Real Food Right Now and How to Cook It: Winter Squash

Kim O'Donnel is a freelance food writer and the author of the Meat Lovers' Meatless Cookbook and Meat Lovers' Meatless Celebrations.

Between the reappearance of spring favorites like kale and turnips and the delightful abundance of the season's apples at the farmers market, it's fair to say we are rather distracted, but we are sure a fair number of you have still got the Great Pumpkin on the brain, Charlie Brown. It only seems fitting -- especially with tumbling temperatures and rapidly falling leaves -- that winter squash is this week's Real Food spotlight.

A Brief History/ Factual Nibbles

  • A few notes on nomenclature: If you hail from Britain or a place formerly under British rule, you're likely to refer to all winter squash as "pumpkin." The same idea applies to Spanish-speaking cultures here, in Central America and in parts of the Caribbean, where it's generically referred to as calabaza. On this side of the pond, Anglos tend to make the distinction between jack-o-lantern pumpkins and the many other varieties of winter squash.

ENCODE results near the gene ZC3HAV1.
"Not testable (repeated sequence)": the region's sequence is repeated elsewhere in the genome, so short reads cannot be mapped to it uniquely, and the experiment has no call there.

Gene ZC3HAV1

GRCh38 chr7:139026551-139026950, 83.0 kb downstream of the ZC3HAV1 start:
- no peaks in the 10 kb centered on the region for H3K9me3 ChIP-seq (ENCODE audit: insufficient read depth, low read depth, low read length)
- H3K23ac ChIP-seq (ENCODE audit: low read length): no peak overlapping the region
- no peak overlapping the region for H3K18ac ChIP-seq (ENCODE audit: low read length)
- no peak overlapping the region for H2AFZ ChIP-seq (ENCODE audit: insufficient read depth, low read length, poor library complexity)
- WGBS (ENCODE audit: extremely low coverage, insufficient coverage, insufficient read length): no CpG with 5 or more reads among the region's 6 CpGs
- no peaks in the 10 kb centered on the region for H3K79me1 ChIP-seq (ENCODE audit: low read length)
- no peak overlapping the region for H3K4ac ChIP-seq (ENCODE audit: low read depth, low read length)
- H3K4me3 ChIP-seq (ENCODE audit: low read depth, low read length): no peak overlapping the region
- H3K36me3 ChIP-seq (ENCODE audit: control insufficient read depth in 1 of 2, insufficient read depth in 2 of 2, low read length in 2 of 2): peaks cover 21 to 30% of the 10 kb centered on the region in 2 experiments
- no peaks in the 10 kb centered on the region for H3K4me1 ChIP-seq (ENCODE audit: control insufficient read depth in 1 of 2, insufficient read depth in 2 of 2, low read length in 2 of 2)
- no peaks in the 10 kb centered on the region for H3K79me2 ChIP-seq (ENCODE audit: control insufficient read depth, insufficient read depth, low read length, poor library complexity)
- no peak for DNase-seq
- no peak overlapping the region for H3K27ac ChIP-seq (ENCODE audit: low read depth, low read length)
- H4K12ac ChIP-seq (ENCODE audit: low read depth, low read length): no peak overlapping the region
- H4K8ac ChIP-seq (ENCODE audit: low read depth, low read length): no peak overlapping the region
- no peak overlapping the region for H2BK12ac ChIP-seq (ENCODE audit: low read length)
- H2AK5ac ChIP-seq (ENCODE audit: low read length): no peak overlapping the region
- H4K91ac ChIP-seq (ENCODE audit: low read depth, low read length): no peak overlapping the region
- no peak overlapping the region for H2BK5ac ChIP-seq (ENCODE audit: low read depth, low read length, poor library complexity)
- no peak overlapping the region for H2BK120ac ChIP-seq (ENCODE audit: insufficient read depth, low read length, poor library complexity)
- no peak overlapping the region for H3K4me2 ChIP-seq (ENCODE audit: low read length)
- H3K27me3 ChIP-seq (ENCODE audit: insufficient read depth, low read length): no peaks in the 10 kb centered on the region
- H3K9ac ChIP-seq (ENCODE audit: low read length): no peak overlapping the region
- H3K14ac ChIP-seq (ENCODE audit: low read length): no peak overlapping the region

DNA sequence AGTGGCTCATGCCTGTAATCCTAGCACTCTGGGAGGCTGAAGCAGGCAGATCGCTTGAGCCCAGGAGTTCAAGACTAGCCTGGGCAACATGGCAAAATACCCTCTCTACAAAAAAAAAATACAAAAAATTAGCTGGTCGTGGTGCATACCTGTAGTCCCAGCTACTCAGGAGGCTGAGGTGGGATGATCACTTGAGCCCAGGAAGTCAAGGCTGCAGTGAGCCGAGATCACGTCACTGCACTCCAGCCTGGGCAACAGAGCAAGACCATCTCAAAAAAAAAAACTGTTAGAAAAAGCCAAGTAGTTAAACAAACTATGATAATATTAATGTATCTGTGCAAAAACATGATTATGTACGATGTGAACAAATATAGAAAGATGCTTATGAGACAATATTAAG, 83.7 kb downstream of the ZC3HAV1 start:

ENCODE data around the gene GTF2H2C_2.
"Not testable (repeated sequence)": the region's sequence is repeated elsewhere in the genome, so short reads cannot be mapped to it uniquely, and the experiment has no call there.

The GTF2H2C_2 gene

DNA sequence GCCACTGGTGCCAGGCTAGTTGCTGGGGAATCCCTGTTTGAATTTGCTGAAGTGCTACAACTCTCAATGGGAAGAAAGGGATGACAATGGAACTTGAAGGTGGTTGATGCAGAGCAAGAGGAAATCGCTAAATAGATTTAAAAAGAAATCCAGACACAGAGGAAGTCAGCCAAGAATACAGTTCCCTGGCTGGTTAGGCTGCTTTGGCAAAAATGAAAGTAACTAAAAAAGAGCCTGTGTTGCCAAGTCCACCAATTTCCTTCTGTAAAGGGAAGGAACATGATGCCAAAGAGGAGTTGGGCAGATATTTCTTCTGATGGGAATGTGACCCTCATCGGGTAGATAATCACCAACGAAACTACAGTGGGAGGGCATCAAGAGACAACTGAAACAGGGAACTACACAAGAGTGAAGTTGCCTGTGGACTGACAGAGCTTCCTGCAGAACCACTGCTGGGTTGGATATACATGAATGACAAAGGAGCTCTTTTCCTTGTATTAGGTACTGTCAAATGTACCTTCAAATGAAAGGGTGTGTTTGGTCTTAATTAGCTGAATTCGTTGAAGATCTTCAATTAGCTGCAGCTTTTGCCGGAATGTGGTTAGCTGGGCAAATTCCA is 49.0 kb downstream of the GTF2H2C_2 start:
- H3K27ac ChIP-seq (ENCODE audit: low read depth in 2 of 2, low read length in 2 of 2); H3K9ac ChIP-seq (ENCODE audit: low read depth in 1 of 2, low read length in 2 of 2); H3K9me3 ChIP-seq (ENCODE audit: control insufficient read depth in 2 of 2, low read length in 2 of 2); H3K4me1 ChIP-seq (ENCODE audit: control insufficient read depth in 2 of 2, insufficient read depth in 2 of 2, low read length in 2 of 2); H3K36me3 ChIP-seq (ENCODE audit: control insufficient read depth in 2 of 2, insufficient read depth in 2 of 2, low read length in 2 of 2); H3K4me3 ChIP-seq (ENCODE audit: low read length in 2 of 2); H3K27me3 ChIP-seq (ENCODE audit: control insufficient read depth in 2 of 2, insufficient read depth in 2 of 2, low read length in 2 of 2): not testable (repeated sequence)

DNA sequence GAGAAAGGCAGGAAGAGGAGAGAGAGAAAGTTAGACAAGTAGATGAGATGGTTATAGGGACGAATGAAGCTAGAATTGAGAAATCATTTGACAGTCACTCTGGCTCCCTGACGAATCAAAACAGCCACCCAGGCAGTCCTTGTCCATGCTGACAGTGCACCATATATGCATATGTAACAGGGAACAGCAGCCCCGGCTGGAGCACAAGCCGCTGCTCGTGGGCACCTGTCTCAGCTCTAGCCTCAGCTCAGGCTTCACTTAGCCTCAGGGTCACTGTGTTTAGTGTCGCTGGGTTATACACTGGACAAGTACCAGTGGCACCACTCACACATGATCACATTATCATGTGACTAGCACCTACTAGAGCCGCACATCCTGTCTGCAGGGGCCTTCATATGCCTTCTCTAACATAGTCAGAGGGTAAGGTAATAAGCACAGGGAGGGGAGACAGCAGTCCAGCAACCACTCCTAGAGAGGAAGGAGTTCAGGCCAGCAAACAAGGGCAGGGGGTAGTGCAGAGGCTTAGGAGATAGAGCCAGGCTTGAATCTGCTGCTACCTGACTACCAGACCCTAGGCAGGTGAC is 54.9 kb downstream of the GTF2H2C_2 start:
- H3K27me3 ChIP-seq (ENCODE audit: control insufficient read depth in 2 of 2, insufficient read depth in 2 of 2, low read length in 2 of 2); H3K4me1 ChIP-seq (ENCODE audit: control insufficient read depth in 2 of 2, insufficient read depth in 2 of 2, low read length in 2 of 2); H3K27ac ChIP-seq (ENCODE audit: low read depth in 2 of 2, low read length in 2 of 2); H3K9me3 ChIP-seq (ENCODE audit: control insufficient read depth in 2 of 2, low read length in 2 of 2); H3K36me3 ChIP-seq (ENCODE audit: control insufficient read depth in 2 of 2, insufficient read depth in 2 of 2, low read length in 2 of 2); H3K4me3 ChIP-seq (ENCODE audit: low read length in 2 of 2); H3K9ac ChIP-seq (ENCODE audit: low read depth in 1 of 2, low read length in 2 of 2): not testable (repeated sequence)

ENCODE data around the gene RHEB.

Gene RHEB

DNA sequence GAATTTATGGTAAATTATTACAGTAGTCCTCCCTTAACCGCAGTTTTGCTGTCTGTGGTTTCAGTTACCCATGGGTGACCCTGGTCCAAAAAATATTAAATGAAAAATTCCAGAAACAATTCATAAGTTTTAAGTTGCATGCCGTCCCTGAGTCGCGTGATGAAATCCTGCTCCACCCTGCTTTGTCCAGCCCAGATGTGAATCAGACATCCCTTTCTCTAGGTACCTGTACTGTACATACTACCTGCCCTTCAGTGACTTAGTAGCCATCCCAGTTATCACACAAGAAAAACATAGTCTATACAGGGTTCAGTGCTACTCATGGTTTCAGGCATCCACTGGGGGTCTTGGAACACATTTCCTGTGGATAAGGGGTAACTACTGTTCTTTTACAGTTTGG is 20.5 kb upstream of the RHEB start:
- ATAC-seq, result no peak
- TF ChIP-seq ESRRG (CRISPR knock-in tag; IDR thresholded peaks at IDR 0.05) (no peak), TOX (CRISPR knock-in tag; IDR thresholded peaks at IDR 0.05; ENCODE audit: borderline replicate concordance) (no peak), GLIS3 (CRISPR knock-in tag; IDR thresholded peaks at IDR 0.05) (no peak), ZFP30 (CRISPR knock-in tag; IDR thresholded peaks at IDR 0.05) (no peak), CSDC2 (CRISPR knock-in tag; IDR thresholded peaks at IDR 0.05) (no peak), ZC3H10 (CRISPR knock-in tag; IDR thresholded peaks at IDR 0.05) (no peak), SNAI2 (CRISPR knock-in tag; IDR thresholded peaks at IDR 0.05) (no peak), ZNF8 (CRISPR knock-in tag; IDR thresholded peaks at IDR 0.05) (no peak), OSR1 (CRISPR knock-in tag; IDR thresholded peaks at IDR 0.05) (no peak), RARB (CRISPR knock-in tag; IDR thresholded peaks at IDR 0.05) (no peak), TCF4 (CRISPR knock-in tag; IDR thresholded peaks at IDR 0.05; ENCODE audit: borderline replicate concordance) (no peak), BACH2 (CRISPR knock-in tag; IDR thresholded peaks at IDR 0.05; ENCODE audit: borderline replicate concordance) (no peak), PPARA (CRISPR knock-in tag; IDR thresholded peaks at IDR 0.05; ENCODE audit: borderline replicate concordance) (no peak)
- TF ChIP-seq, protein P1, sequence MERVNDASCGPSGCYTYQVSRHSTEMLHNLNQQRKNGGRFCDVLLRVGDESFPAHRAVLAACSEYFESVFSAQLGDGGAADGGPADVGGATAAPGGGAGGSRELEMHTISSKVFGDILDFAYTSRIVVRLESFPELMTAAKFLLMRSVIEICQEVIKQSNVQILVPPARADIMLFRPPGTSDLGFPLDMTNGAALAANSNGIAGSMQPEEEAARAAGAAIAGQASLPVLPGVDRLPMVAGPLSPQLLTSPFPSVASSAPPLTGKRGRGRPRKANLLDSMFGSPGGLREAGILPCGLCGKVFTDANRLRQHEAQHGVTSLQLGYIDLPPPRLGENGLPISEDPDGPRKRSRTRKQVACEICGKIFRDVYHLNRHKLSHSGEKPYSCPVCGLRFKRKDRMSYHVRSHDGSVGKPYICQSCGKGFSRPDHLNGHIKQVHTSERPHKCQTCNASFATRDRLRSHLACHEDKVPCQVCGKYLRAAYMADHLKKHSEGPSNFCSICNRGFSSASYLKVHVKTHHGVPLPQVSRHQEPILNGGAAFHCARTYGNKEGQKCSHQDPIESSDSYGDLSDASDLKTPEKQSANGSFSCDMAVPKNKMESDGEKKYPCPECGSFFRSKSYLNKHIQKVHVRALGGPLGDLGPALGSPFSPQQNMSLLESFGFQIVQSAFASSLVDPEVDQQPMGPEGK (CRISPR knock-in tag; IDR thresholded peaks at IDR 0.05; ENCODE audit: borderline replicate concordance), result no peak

• Don't let the word "winter" fool you: Winter squash is actually harvested in autumn before a hard frost and stored for later.  When most people had root cellars, they would harvest the squash in the fall and store it through the cold season, hence the name.
  • And the botanical difference between winter squash and summer squash? Very little. They're both from the same plant family, cucurbita, and both ripen on a vine, but look and act like they're from different tribes. Zucchini and the summer varieties have tender skin and almost nonexistent seeds and can be eaten raw. Winter varieties boast tougher skins, larger seeds and a flesh that needs to be cooked.
  • Squash is most likely native to Guatemala and Mexico and surrounding areas dating to 10,000 years ago.
  • According to cookbook author and Mexican cooking authority Diana Kennedy, calabaza is one of the earliest known foods to be domesticated in pre-Columbian Mexico. However, it may have been the seeds that were sought after, not the flesh, which would make sense, given the central role pumpkin seeds (pepitas) play in moles and other sauces throughout Mexico, particularly in the Yucatan.
  • It is believed that Christopher Columbus brought squash to Europe.
  • As mentioned in my Real Food dispatch on zucchini, along with corn and beans, squash was one of the "three sisters" crops planted by native Americans. The word squash comes from the Narranganesett word "askutasquash," translated as "green thing eaten raw."
  • That orange stuff in the can that we've all used for pumpkin pie at Thanksgiving at some point? It's most likely butternut squash.


There are dozens of cultivars to choose from, and as cooks and eaters become more interested in local produce, there are more on offer at farmers' markets and through farm share programs.